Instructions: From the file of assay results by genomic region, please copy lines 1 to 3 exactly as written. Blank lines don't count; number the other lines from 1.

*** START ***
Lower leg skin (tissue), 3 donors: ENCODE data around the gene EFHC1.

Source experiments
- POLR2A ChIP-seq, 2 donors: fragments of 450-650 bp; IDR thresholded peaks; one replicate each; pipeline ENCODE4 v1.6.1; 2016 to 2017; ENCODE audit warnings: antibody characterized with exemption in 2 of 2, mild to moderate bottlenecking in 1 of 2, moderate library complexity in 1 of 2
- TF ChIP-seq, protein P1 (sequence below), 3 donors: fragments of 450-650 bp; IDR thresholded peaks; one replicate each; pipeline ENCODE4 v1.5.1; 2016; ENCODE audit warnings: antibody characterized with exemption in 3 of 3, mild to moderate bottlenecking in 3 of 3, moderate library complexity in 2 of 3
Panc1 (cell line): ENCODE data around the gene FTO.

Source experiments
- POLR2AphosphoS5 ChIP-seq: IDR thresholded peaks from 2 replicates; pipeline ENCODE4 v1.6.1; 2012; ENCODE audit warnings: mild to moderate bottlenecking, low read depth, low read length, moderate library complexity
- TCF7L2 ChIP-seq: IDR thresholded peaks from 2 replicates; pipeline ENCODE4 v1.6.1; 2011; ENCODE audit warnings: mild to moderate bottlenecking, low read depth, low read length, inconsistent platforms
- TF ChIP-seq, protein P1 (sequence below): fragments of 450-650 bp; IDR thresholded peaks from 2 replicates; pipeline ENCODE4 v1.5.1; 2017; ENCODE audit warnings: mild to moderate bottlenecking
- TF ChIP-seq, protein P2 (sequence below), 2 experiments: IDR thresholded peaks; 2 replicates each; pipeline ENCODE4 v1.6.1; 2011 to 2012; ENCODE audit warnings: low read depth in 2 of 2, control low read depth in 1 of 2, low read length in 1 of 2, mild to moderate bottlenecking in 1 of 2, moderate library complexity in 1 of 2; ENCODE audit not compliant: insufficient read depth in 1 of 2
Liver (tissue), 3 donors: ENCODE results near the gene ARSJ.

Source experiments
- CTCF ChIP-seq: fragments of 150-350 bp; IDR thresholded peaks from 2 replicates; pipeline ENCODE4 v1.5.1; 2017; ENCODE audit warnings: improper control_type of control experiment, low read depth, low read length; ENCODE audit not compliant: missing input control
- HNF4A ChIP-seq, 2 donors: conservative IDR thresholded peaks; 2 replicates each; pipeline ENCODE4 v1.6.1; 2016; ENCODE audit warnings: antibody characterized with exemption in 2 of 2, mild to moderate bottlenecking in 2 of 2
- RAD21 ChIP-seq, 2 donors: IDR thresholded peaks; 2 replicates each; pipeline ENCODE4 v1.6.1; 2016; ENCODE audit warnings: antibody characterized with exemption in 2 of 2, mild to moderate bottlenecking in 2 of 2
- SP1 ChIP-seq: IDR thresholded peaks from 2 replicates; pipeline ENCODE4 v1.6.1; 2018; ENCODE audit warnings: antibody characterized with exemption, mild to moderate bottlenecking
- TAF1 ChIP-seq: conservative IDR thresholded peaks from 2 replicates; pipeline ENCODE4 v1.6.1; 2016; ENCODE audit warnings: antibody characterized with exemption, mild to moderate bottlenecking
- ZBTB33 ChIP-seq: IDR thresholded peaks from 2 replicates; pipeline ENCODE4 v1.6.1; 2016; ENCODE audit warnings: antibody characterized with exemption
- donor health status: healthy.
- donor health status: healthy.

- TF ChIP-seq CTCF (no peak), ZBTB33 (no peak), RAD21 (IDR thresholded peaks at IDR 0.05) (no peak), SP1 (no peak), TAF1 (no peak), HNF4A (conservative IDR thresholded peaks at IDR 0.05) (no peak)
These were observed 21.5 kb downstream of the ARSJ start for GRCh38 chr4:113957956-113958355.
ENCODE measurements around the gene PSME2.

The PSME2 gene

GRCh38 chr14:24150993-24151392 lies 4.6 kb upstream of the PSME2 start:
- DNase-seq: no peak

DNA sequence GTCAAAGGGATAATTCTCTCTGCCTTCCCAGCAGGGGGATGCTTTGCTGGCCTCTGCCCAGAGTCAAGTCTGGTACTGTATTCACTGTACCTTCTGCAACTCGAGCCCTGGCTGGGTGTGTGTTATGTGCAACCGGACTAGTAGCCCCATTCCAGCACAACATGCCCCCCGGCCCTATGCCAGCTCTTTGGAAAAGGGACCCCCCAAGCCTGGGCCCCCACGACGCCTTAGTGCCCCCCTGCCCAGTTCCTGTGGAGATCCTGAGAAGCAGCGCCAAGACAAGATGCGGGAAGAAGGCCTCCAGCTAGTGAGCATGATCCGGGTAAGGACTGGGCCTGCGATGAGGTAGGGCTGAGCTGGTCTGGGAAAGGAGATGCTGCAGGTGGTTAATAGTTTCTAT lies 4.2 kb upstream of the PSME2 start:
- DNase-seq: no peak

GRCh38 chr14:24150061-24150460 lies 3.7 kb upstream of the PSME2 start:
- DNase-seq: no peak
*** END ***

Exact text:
Lower leg skin (tissue), 3 donors: ENCODE data around the gene EFHC1.

Source experiments
- POLR2A ChIP-seq, 2 donors: fragments of 450-650 bp; IDR thresholded peaks; one replicate each; pipeline ENCODE4 v1.6.1; 2016 to 2017; ENCODE audit warnings: antibody characterized with exemption in 2 of 2, mild to moderate bottlenecking in 1 of 2, moderate library complexity in 1 of 2